Constitutionalism and American Culture: Writing the New Constitutional History

Constitutionalism and American Culture: Writing the New Constitutional History

by Sandra F. Vanburkleo
     
 

Taking their cue from the late Paul L. Murphy, one of our nation's leading legal historians, this illustrious group of scholars argues that the field of constitutional history is "too important to be left solely to lawyers and judges." Their "state-of-the-field" volume reclaims constitutional history's rightful place as a vital and necessary part of our intellectual… See more details below

Overview

Taking their cue from the late Paul L. Murphy, one of our nation's leading legal historians, this illustrious group of scholars argues that the field of constitutional history is "too important to be left solely to lawyers and judges." Their "state-of-the-field" volume reclaims constitutional history's rightful place as a vital and necessary part of our intellectual enterprise, in part by pushing the field onto fresh, even controversial, terrain.

Much as Murphy has done, these scholars contend that this restoration is much needed and will greatly enrich judicial and public policy, advance a tradition of justice worthy of America's democratic aspirations, give due attention to cultural contexts, and, most importantly, afford Americans a richer understanding of their constitutional heritage.

Their essays explore, for example, the ways in which previously excluded groups have come more fully into the Constitution's orbit of freedom, the ongoing importance of institutions and doctrines, and the ways in which theory and informal texts might enrich the field. How, they ask, might scholars take account of the lived experiences of litigants, reformers, and lawyers in the forging of constitutional change?

A kind of prospectus for the future of American constitutional history, these essays address fundamental questions about the field and its evolution. More important, they persuasively argue that the best way to reinvigorate the study of constitutionalism is to reconnect it to its social and cultural contexts, to appreciate the continuing necessity of archival research, to recognize and support the value of new approaches and perspectives, and to reaffirm in the end that the best way to explain the history of rights is to remember the courage of the people who had the vision and conviction to put the judges through their constitutional paces.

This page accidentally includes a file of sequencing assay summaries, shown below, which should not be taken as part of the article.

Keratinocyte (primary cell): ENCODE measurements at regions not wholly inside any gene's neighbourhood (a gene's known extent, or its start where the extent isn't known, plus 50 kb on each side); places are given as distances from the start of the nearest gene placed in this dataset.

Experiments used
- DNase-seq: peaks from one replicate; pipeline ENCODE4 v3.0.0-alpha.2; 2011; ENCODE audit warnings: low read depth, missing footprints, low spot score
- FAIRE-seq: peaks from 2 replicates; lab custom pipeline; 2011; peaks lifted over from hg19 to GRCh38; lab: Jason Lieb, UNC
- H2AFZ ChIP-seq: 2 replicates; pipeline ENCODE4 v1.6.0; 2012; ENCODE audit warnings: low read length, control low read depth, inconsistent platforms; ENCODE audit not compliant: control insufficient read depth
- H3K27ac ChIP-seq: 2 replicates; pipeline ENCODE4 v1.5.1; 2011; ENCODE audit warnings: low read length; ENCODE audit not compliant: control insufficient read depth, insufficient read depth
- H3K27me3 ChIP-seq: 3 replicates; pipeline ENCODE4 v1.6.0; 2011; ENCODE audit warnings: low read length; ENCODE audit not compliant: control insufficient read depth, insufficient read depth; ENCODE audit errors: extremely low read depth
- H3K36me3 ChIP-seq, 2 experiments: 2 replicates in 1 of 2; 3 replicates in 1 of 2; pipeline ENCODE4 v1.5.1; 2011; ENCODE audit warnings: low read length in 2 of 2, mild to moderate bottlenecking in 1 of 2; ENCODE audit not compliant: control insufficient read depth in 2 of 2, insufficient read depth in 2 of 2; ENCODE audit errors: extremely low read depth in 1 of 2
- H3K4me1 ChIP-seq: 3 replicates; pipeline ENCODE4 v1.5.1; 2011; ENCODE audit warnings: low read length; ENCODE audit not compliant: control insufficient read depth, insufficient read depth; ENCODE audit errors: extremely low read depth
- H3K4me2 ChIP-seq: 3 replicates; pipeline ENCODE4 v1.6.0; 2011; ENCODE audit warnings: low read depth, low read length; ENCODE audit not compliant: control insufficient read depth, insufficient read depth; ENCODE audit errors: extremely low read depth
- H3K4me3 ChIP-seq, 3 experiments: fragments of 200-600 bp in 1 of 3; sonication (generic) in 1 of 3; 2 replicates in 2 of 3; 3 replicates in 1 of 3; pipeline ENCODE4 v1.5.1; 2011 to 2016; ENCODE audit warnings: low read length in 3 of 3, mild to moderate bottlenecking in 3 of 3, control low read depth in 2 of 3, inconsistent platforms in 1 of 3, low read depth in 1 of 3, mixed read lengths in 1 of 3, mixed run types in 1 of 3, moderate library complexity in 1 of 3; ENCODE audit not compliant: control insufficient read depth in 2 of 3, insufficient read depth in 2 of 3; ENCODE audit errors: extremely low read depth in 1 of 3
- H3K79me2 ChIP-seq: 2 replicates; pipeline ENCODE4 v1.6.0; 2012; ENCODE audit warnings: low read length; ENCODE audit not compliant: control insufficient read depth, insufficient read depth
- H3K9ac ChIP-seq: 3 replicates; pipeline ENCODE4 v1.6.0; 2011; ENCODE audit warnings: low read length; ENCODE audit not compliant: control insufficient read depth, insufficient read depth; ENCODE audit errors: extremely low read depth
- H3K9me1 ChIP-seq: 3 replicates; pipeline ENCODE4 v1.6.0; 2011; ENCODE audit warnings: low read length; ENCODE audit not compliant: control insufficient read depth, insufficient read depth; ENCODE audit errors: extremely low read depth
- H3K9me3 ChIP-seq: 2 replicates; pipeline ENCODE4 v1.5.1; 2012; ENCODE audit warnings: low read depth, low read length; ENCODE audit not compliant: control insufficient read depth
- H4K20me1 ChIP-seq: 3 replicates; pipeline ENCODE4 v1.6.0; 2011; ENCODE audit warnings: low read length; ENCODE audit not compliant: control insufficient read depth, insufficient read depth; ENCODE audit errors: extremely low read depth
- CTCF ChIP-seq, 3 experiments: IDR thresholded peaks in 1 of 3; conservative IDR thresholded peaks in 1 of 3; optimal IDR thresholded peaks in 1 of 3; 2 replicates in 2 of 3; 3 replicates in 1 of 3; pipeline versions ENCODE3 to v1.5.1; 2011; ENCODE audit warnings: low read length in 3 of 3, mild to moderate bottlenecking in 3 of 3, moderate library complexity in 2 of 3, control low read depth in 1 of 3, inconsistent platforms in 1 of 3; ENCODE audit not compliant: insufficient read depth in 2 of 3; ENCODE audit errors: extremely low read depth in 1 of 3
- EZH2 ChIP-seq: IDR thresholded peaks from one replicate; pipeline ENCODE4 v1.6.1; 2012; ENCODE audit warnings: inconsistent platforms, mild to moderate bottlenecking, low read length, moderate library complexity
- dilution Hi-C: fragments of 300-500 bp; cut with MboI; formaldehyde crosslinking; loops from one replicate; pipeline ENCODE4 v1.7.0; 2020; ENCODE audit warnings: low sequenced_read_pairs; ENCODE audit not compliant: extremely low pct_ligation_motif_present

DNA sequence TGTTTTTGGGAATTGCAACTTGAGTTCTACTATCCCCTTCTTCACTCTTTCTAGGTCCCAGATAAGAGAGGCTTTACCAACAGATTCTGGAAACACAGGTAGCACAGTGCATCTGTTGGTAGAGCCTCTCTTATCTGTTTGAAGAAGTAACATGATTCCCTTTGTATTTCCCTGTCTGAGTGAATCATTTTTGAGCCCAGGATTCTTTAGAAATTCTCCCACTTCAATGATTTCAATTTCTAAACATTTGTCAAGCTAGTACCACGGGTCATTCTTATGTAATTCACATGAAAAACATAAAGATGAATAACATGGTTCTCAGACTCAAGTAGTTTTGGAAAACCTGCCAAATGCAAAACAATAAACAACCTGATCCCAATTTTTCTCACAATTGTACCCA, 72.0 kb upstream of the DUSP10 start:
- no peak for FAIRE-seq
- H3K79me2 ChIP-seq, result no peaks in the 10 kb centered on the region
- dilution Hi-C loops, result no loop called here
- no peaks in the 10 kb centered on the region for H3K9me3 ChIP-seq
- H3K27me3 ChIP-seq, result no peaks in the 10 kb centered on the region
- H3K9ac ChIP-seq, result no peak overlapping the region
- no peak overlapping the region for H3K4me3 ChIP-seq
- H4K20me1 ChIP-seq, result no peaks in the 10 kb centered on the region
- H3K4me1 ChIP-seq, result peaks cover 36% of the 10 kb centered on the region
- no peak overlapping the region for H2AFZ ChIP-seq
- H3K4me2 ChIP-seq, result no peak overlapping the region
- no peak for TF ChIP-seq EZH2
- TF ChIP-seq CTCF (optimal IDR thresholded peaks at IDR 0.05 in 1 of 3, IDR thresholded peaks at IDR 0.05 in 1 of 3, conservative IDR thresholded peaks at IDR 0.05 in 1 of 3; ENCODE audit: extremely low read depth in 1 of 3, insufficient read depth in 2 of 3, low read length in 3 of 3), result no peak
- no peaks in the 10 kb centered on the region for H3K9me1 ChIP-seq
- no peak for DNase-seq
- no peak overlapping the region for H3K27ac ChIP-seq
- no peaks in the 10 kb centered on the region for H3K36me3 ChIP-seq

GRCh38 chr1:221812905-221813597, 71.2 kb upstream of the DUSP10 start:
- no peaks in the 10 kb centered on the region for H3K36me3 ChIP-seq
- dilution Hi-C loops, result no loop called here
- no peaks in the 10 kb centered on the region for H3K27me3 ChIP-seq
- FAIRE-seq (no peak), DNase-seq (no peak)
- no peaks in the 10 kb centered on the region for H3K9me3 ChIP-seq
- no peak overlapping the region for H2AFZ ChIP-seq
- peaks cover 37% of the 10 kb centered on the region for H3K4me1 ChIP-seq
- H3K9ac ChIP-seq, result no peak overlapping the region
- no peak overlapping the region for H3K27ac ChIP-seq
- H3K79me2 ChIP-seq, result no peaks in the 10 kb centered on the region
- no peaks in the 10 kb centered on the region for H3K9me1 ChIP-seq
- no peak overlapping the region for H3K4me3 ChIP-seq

All royalties from the sale of this book are contributed to the Paul L. Murphy Prize Fund sponsored by the American Society for Legal History.

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Product Details

ISBN-13:
9780700611539
Publisher:
University Press of Kansas
Publication date:
03/01/1902
Pages:
440
Product dimensions:
6.42(w) x 9.16(h) x 1.43(d)

Table of Contents

Foreword
Introduction
Pt. IConstitutional Contexts
1Constitutional Contexts: The Theory of History and the Process of Constitutional Change in Revolutionary America3
2The Inverted Constitution: Enforcing Constitutional Rights in the Nineteenth Century29
3The Rise and Fall of Classical Legal Thought: Preface to the Modern Constitution64
Pt. IIThe Modern Constitutional Republic in Historical Perspective
4Free Speech and the Bifurcated Review Project: The "Preferred Position" Cases99
5The Roles of Lawyers in a Civil Liberties Crisis: Hawaii During World War II123
6Constitutional Equality for Women: Losing the Battle but Winning the War174
7The Warren Court and Equality211
8The Overlooked Litigant in Tinker v. Des Moines Independent Community School District (1969)240
9Cultural History and the First Amendment: New York Times v. Sullivan and Its Times267
Pt. IIINew Directions in American Constitutional History
10"Words as Hard as Cannon-Balls": Women's Rights Agitation and Liberty of Speech in Nineteenth-Century America307
11Race, State, Market, and Civil Society in Constitutional History359
12Constitutional History and the "Cultural Turn": Cross-Examining the Legal-Reelist Narratives of Henry Fonda381
Contributors411
Index417

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